Call to worship
On this Fourth Sunday of Easter, we reflect on Jesus as our Good Shepherd. A good shepherd never deals harshly with his sheep. Rather, he tenderly calls them by name, and they follow him toward safety and home. Whether we are faithful or lost, the love of the Good Shepherd tenderly holds and carries us always.
- To the point: Jesus states clearly that he came so that his followers might have abundant Life. Jesus uses the metaphor of a caring shepherd and sheep to indicate how his followers might receive that life by hearing his voice and their name, by following the Good Shepherd, by recognizing whose voice calls them. Hearing, following, recognizing: we are to open our ears in faith, open our hearts in trust, open our minds in love. This is the way to abundant life. The Gate is wide open. Will we enter?
- Connecting the Gospel to the second reading: The shepherd “walks ahead” (Gospel) of the sheep who are to “follow in his footsteps” (Second Reading). Following Jesus leads to insult, suffering, judgment, and the cross. But it also leads us even further—to abundant Life.
- Connecting the Gospel to experience: We encounter gates in many areas of our lives. There are gated communities, entry gates for theater and sporting events, toll gates. These gates separate, close open, keep out. Jesus is the Gate who excludes no one, calls each by name, opens us to abundant Life.
In Jesus’ day, when many shepherds took small herds to Jerusalem, instead of keeping the different flocks separate they put all of them together into one big sheepfold.
Funneled like this, flocks became one big fuzzy mob. They had no brands or markings — nothing by which to tell them apart. The only way a shepherd could retrieve the sheep that belonged to him was by his voice. It was a much-loved sound issued from the person who had shielded them from wolves, led them to fresh pastures, held them tenderly. He called them each by name.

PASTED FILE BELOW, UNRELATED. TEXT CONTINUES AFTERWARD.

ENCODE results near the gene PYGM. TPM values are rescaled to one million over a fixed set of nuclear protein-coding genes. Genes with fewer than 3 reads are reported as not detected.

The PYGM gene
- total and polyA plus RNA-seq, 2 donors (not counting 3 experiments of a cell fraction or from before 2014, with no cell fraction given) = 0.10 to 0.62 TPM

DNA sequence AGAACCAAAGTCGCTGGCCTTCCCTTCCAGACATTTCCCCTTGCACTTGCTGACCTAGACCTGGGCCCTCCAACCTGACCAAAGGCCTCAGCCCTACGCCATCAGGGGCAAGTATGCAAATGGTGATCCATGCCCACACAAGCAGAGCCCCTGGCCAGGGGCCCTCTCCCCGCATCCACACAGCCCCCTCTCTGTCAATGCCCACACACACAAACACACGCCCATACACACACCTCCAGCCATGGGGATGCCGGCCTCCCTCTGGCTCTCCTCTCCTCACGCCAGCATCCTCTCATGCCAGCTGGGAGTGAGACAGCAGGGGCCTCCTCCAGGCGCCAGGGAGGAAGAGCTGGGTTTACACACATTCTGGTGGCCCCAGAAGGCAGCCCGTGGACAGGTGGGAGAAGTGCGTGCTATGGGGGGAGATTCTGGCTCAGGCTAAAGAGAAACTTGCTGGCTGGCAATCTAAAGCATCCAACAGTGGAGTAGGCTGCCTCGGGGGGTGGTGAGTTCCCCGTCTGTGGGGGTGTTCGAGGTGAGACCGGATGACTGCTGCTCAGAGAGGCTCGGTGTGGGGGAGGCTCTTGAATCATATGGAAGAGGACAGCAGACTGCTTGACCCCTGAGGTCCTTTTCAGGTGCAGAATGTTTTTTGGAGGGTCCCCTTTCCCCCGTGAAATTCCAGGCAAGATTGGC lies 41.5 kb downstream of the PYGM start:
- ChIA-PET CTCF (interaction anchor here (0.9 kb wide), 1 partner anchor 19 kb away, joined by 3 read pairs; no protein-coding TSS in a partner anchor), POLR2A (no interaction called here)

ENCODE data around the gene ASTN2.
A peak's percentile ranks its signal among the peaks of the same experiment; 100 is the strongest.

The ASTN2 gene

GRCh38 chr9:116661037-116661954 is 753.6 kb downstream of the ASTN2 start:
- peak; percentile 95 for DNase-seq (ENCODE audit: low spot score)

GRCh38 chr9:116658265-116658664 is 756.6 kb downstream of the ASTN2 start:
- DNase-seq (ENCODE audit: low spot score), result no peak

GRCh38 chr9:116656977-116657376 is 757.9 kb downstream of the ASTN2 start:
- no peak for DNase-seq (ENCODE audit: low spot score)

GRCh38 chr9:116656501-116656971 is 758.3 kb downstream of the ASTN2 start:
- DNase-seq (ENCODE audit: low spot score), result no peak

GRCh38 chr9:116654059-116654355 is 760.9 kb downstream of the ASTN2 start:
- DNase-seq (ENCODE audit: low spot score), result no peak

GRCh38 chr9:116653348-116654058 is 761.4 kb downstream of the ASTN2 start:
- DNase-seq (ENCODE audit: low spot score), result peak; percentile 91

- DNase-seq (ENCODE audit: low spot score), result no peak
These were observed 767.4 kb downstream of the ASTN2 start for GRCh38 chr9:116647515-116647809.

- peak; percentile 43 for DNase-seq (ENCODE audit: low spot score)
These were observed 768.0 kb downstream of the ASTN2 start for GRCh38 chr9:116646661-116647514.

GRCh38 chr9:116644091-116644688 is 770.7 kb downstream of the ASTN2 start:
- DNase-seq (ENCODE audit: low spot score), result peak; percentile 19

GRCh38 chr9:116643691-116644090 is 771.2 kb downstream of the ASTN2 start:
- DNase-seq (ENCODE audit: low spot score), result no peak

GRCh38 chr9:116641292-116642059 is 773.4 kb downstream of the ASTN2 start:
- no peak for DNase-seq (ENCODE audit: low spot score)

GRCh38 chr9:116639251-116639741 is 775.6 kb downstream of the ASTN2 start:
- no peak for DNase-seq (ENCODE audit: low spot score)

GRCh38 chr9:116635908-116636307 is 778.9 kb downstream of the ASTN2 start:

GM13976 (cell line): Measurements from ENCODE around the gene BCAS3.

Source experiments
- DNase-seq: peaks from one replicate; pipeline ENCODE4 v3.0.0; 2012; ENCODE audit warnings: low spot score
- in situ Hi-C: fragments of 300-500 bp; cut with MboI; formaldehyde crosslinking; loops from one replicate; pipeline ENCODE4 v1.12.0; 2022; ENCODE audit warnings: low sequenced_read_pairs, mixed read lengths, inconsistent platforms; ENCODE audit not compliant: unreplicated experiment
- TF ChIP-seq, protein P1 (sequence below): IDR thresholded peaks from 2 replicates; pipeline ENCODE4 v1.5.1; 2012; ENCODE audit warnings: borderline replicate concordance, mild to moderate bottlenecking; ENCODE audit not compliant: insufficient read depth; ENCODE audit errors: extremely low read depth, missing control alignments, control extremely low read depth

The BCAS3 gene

He had been with them on the hillsides; they were no longer strangers to him. He knew the one with a nick in its ear, the one with the marked face, the one that limped. Each one had a unique personality. When they heard their names called by the beloved voice, they followed. As a shepherd called sheep by name, the magnificent God of the universe calls each of us by a unique name. He knows us better than we know ourselves.
The name he has for us finds its way down to the deepest interior of our souls. It calls us to be who we most truly are. Despite wolves and wildness around us, Christ’s call is safe. His voice lets our fear drop away; it lets us follow our master and friend around rocks and through dark valleys when we stray. He is the shepherd who will leave the whole flock to look for one lost sheep. Even when his voice might get drowned out, or we may ignore it, resist it, or button our ears to it — in our moments of sane and solitary wholeness — in our times of trouble — our spirits pulse to the rhythm of God’s resonance which echoes within us.
(John 10: 1-10)
He walks ahead of them and the sheep follow him,
because they recognize his voice.
The shepherd knows his sheep.
And the sheep know him.
He calls each of them by name.
O Christ, we cry out for you to shepherd us right now.
We long to hear you call our names, to listen to your gentle voice,
and follow you out of this violent world to a safe place.
Please, walk ahead of us and we will follow.
Let us offer to one another your abounding life and love.
The First Reading
(Acts 2: 14a, 36-41)
Repent and be baptized, every one of you.
Cut to the heart, they were baptized.
Three thousand followed him,
just as sheep follow a shepherd.
Dear Shepherd Lord,
open up our hearts to you.
Let us listen as your Spirit speaks in us.
Bring all your children, near and far, to live in your love.
The Second Reading
(1 Peter 2: 20b-45)
By his wounds you have been healed.
Christ, we stray like sheep. And you,
Good Shepherd, you gather us lost ones.
We so need your shepherding now.
No more wars, trafficking, no more hunger
and school shootings. Never again. Let our hearts
follow your healing.
Copyright © 2023, Anne M. Osdieck
Music for reflection